Presidential Candidates Endorse Toll Road Bank Democratic presidential candidates endorse $60 billion federal bureaucracy charged with funding new toll road projects.
Taking a page from the New Deal, Senators Hillary Clinton (D-New York) and Barack Obama (D-Illinois) have signed on to a measure that would create a public-private partnership agency tasked with expanding the role of the federal government in creating massive public works projects. As cosponsors of legislation introduced by Senator Chris Dodd (D-Connecticut), himself a former presidential candidate, the senators would create a National Infrastructure Bank to fund large federal projects with "a preference for projects which leverage private financing, including public-private partnerships." In other words, toll roads.
By its charter, the proposed bank would administer direct subsidies and issue bonds with terms of up to fifty years to promote mass transit, public housing, toll roads and toll bridges or wastewater treatment systems. The bank would encourage local public agencies to "partner" with private for-profit entities to develop these massive projects which must be worth at least $75 million each to qualify for funding.
"The bank does not displace existing formula grants and earmarks for infrastructure," Senator Dodd explained. "It targets specifically large capacity-building projects that are not adequately served by current financing mechanisms. The proposed Infrastructure Bank Act also will increase the ability of the private sector to play a central role in infrastructure provision."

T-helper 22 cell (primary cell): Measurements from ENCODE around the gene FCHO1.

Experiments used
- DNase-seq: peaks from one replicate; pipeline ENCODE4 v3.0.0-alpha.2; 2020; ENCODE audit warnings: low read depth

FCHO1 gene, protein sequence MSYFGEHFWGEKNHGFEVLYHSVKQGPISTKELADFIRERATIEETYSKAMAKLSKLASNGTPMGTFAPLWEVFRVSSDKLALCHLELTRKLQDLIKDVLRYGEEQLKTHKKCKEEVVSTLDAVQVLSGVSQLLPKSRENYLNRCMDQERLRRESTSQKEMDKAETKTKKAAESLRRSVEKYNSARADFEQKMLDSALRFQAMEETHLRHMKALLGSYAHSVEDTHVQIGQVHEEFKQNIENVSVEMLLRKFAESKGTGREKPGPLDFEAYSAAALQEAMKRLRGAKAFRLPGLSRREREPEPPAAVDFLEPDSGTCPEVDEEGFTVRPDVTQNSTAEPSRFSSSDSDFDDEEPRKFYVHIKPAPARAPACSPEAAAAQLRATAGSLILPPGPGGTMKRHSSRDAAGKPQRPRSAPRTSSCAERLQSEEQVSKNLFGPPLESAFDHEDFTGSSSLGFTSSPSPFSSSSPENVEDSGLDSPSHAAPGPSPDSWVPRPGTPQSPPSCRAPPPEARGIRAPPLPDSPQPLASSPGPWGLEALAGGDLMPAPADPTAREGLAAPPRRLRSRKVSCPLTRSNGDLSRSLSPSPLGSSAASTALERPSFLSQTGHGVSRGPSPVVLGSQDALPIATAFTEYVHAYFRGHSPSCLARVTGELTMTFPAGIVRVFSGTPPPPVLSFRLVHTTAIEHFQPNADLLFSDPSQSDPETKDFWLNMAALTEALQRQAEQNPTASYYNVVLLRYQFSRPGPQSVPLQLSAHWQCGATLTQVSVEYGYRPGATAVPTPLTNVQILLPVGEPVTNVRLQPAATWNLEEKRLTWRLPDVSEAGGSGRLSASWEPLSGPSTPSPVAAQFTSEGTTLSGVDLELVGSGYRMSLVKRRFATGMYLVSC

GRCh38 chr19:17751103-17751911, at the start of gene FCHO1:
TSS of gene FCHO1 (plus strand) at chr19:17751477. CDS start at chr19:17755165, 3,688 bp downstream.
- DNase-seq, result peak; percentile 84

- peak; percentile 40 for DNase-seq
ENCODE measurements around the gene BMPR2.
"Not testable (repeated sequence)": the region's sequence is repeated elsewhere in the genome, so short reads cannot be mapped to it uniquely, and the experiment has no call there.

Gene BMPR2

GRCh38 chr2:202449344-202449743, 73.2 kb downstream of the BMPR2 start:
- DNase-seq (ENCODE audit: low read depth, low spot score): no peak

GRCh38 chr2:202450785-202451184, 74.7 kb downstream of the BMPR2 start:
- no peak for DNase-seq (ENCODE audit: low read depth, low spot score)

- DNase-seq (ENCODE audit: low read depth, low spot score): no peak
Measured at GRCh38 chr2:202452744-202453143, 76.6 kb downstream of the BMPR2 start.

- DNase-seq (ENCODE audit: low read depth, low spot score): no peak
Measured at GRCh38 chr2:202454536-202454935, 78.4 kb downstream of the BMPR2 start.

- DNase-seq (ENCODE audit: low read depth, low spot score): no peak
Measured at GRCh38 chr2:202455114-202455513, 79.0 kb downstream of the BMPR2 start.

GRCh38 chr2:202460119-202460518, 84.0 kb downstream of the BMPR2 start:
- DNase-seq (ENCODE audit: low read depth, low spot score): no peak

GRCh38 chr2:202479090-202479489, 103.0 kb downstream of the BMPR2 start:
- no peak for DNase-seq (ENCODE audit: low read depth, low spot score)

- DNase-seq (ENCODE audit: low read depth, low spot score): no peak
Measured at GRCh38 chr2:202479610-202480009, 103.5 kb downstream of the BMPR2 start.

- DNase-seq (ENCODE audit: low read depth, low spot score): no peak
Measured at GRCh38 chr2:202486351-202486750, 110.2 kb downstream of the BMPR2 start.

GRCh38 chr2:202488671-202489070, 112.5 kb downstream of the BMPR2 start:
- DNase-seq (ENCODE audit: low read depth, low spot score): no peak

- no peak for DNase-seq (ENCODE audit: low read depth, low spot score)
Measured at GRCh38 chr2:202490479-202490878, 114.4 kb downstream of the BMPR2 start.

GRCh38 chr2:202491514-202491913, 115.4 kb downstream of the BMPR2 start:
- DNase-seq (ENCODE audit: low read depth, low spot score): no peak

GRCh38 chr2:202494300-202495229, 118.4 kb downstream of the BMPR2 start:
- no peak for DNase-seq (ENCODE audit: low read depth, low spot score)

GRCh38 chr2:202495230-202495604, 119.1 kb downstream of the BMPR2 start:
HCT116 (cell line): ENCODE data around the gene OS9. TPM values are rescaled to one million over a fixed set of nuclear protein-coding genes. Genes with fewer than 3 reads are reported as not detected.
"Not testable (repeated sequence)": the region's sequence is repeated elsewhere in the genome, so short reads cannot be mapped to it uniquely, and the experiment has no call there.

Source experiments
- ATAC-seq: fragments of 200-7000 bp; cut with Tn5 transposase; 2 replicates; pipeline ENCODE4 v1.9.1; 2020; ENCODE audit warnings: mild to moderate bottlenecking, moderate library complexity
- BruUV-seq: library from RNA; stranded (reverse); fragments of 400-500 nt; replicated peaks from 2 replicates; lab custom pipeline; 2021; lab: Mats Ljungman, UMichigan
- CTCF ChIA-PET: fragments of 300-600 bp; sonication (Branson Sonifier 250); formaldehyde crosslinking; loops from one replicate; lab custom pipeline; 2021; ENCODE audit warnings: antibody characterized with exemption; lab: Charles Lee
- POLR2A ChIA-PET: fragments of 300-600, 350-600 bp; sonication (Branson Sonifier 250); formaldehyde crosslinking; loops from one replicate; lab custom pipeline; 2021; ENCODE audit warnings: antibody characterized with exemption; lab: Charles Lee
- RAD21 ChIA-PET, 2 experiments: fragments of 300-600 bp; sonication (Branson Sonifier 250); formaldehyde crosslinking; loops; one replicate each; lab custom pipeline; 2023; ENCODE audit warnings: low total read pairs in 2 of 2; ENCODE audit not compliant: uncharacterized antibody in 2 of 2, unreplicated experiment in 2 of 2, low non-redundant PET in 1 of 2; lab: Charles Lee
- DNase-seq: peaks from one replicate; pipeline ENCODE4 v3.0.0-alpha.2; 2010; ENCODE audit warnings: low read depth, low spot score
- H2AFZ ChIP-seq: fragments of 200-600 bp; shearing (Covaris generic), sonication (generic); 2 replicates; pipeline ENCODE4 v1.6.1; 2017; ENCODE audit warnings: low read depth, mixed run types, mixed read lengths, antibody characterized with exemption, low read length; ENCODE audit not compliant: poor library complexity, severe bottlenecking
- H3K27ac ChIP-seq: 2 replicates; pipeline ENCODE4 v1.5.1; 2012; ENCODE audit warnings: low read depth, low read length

The idea for the bank was first proposed by the Center for Strategic and International Studies Commission on Public Infrastructure. In a 2006 report, the group cited the London Mayor Ken Livingstone's congestion tax as a prime example of the successful execution of an infrastructure concept.
"Technology creates new opportunities for project design, capacity expansion, user cost recovery, and peak-load management," the CSIS report explained "For example, advanced video and computer technology support congestion pricing systems that have reduced automobile traffic in London by a third."
The US Senate Committee on Banking, Housing, and Urban Affairs held a hearing to promote the legislation on March 11. Representatives from CSIS, the American Society of Civil Engineers, Goldman Sachs and the AFL-CIO all testified in favor of the idea. A copy of the prosed legislation is available in a 90k PDF file at the source link below.